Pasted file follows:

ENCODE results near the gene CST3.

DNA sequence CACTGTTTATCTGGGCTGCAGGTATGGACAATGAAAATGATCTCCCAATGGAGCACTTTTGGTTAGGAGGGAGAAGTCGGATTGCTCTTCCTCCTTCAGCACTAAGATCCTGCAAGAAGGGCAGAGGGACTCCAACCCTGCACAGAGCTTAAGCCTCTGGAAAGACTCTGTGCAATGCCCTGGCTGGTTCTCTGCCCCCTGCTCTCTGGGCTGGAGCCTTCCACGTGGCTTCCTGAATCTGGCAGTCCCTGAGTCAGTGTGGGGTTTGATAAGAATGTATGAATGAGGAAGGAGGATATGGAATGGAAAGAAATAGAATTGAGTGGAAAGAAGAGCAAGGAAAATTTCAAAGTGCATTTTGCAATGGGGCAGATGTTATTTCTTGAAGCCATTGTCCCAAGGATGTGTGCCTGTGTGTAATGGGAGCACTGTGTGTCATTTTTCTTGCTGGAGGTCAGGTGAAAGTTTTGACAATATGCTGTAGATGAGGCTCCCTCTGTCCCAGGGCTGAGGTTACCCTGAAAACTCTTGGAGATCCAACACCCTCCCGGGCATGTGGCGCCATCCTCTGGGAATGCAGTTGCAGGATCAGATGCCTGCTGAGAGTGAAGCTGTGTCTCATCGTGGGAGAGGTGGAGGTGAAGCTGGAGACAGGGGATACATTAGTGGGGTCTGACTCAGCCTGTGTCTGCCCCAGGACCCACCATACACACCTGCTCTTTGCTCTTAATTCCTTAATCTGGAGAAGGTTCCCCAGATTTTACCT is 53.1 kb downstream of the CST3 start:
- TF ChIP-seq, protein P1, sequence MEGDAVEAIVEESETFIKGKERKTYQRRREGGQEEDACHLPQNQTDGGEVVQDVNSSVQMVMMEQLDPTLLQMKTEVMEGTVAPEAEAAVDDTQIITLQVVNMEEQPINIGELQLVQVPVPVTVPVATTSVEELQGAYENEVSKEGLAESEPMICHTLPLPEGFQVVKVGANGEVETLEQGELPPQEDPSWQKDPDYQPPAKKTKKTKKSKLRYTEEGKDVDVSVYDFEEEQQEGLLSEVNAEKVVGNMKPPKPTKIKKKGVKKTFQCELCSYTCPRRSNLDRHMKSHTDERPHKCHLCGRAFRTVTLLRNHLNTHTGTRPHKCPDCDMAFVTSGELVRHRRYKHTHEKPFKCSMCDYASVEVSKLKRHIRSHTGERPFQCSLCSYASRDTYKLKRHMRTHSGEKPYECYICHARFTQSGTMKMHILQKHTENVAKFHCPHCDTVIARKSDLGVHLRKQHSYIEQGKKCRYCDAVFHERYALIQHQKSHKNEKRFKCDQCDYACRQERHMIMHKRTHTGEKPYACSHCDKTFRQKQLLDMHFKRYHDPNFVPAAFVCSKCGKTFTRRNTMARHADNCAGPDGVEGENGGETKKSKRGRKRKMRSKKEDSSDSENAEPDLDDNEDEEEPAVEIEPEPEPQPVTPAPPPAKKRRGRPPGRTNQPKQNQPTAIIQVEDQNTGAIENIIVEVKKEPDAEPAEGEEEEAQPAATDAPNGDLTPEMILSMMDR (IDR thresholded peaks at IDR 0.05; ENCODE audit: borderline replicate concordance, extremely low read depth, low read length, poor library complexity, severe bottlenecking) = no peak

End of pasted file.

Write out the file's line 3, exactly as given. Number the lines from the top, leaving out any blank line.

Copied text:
- TF ChIP-seq, protein P1, sequence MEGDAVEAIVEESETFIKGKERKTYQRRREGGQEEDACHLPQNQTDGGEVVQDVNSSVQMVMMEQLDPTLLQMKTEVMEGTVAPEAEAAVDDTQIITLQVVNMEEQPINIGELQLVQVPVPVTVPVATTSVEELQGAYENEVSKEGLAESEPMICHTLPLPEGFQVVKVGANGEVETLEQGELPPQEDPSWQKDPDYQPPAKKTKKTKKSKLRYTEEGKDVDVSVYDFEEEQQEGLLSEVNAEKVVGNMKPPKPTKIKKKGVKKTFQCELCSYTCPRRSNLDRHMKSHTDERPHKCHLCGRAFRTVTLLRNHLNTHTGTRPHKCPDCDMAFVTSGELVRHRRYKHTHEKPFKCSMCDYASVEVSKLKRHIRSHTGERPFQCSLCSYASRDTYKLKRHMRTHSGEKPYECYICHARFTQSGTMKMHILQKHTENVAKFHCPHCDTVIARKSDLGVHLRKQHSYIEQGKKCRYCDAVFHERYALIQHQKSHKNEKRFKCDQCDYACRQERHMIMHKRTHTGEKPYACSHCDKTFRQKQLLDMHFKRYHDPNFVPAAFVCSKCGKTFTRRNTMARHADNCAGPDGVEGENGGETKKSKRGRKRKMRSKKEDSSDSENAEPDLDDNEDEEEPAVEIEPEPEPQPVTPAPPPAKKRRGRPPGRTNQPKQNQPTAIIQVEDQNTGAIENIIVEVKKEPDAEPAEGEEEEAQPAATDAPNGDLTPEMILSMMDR (IDR thresholded peaks at IDR 0.05; ENCODE audit: borderline replicate concordance, extremely low read depth, low read length, poor library complexity, severe bottlenecking) = no peak